Unfortunately when I was young I had little interest or comprehension of what they went through; my father understandably wouldn’t discuss his distressing wartime experiences on merchant navy convoys in the South China Seas) then died when I was in my early 20s; finally, my mother could never give me a coherent account when I did eventually show interest, rambling from incomplete anecdote to anecdote because that’s the way she ordered her memories — and now it’s too late as she’s gone, as have all of her contemporaries once dispersed around the world.
But this account you describe reminds me I have a couple of memoirs from my mother’s cousin that I really ought to look at properly.
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Sorry to hear about your dad.
Unfortunately sometimes before we realise the value of some stories/ parts of our past though they are indirectly so, it is too late. I was lucky enough to be able to read memoirs of one great uncle which were mainly focused on his childhood and his mother and while it didn’t go into so much detail, I could see some of what my great grandmother went through during the independence struggle, and only now I realise how many more stories of these times, of their experiences one could have got from them.
Besides these I even think sometimes of the story-telling sessions with my grandma-she used to tell me stories before bedtime when I was little (for a while when she lived with us) and how different those were from things I’ve read- and wish I had written them somewhere-in a diary even because while I do remember them, they’re not as clear in my mind as they were back then.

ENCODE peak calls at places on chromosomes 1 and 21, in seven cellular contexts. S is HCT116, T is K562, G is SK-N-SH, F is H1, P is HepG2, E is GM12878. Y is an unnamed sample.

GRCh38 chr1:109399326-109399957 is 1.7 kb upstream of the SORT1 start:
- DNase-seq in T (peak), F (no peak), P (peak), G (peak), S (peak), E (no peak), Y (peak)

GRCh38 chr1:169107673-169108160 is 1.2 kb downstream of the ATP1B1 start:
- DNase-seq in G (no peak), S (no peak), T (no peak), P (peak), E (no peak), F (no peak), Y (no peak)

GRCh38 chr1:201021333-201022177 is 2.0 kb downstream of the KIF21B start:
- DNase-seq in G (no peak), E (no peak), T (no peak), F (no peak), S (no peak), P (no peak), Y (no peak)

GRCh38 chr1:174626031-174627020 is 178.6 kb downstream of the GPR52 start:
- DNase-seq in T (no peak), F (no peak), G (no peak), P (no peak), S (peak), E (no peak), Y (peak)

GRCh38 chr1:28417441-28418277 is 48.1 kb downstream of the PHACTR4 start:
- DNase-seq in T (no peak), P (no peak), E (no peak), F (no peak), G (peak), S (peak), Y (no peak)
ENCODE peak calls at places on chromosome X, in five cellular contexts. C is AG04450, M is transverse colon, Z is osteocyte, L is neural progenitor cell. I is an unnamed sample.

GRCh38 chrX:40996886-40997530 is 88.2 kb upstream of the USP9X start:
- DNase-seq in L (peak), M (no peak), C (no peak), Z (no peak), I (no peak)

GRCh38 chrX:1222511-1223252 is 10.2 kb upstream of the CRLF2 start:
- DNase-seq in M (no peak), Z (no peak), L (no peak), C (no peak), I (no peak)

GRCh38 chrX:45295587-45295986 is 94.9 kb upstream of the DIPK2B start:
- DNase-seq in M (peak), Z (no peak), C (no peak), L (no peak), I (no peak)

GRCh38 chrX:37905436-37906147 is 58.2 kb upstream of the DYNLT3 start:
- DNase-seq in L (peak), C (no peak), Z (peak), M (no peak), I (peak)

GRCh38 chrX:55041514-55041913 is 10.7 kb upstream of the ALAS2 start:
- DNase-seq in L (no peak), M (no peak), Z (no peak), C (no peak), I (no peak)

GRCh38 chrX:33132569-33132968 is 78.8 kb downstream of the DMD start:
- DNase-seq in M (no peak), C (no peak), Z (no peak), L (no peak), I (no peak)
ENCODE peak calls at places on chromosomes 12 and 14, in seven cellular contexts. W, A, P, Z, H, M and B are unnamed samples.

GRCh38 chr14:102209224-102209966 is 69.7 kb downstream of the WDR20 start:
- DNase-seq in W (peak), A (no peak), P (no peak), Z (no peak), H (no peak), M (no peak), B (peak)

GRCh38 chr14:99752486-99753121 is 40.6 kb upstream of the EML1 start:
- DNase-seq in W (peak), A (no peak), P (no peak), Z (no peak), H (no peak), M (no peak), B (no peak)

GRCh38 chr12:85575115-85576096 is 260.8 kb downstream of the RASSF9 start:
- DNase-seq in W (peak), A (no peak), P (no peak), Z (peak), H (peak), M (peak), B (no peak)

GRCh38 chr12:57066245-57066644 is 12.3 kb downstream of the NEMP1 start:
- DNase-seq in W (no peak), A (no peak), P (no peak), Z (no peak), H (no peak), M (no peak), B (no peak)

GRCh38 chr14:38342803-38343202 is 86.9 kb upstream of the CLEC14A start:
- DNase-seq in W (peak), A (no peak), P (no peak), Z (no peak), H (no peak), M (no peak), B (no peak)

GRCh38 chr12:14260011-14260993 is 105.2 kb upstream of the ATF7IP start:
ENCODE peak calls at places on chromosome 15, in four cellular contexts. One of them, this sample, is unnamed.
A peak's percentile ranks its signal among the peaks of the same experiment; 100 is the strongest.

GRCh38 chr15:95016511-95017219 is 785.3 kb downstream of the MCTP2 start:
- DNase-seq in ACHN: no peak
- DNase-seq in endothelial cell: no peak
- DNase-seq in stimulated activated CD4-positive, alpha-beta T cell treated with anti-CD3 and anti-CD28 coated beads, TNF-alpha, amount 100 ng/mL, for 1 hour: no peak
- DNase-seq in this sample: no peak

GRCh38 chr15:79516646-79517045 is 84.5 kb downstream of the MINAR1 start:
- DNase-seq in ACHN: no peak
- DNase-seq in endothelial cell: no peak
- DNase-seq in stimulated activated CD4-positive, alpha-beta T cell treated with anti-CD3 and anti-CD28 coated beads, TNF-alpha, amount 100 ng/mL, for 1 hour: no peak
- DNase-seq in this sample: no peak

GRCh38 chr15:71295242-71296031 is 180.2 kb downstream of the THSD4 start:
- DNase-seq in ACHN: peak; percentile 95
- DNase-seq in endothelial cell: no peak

Partly why I’m looking forward t reading this is the author was able to trace some part of his family history–in some detail it seems, and of a part of history that is often not gone into so much since histories of that period understandably focus on the independence struggle. But those other stories were important too and hard though they may be to read, one needs to know them
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My father died many years ago at the age of only 51, just months after the birth of his first grandchild, our daughter; if he was still alive he would have been 97 this year (his mother lived past 100) but I’m afraid chain smoking, excess weight and lack of exercise didn’t help. He was quite a taciturn man, given to fits of temper — I suspect that, like me, he was on the autism spectrum and was born just too early to understand what the condition often entails.
I think the stories your grandmother told you — even if you remember them imperfectly — are worth committing to paper. I’m sure, as a writer, you would express them with authenticity as part of a continuing oral tradition in which little details may change but the narrative shines through.
One keeps lamenting about how much better life was in the past (and I feel it was in many ways–simpler and calmer) but ‘modern’ life has those advantages at least–understanding/making sense of things one couldn’t have in the past because of all the knowledge that has been added to the ‘pool’ so to speak– and of course the internet (besides other things).
I did start thinking about putting those stories down on paper after they came up in our discussion–but I’ve actually told my mother to start on these because her memory is far better than mine for these little details and she seems to remember a few more stories as well–many were originally her grandmother’s. So I do hope between the two of us we will be able to come up with something.